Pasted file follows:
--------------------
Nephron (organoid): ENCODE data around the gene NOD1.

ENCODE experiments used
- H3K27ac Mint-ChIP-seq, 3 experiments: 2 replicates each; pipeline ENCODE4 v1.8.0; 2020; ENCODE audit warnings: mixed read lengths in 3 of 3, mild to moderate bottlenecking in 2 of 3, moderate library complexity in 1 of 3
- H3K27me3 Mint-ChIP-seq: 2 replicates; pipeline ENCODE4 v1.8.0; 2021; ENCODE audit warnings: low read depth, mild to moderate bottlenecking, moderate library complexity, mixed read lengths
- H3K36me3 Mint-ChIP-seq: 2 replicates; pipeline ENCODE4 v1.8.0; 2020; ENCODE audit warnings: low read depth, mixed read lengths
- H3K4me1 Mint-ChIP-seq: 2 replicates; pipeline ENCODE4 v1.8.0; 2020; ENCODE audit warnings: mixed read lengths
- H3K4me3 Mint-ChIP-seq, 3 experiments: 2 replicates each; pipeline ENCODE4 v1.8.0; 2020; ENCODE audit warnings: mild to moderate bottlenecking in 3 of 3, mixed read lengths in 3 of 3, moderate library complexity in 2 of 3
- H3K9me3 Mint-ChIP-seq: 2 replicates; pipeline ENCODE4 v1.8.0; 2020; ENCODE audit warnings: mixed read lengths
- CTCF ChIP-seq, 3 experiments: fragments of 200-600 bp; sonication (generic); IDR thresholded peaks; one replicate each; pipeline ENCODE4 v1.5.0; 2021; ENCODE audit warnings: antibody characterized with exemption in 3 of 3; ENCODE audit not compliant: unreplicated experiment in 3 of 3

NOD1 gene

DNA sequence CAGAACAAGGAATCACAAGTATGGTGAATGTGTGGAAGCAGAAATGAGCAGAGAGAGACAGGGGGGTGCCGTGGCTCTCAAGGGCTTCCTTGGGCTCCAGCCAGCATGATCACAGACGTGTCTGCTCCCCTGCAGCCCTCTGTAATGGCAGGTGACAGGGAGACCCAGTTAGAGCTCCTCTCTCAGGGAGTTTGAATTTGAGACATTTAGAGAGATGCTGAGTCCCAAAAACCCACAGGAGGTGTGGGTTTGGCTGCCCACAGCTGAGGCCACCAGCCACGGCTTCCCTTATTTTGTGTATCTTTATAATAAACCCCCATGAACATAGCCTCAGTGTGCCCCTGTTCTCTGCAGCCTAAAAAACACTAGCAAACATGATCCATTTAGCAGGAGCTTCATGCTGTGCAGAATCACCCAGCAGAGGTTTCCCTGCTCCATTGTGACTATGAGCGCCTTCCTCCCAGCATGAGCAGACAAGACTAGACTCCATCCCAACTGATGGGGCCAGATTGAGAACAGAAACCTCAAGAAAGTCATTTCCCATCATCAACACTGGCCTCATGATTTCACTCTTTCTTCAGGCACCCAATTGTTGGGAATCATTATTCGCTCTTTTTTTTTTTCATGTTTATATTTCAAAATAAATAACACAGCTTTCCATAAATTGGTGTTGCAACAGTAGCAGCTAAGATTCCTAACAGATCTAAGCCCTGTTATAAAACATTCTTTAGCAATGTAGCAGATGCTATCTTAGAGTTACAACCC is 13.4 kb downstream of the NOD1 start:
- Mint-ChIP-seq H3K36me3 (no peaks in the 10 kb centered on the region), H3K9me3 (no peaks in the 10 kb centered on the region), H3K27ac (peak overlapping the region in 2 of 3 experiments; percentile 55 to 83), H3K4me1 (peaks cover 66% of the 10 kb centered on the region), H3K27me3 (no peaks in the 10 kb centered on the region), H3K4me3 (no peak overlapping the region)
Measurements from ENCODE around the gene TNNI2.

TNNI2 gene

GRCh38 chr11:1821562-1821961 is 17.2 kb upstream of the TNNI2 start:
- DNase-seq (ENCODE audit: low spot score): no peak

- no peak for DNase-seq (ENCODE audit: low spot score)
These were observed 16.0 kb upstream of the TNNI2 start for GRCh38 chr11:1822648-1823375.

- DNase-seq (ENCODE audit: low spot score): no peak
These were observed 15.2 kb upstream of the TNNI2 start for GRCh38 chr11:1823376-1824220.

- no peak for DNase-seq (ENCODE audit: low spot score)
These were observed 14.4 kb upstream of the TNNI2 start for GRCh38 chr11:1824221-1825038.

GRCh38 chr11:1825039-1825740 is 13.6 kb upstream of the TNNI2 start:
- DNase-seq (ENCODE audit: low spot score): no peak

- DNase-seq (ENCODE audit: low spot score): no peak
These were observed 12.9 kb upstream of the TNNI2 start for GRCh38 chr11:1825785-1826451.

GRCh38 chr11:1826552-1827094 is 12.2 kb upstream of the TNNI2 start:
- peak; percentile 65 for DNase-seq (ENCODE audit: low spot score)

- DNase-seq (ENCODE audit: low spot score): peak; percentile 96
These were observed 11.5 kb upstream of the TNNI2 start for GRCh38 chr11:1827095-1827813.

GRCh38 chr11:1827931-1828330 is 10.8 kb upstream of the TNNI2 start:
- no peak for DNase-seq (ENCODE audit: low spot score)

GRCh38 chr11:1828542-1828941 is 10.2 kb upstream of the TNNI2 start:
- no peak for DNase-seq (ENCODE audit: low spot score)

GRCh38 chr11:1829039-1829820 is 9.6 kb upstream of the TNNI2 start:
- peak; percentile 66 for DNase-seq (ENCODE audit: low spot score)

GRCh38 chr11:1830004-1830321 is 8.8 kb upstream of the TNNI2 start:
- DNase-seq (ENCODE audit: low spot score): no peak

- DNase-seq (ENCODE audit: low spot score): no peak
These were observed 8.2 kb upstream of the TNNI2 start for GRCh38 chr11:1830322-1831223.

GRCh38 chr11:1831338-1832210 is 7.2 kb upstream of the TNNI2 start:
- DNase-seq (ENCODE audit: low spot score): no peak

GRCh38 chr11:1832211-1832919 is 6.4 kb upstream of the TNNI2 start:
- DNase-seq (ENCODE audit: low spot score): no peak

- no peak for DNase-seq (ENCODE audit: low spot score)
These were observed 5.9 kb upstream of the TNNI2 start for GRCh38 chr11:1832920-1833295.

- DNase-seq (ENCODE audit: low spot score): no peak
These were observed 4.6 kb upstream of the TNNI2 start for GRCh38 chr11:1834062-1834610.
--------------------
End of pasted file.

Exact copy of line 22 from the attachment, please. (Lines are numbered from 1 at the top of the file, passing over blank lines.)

These were observed 14.4 kb upstream of the TNNI2 start for GRCh38 chr11:1824221-1825038.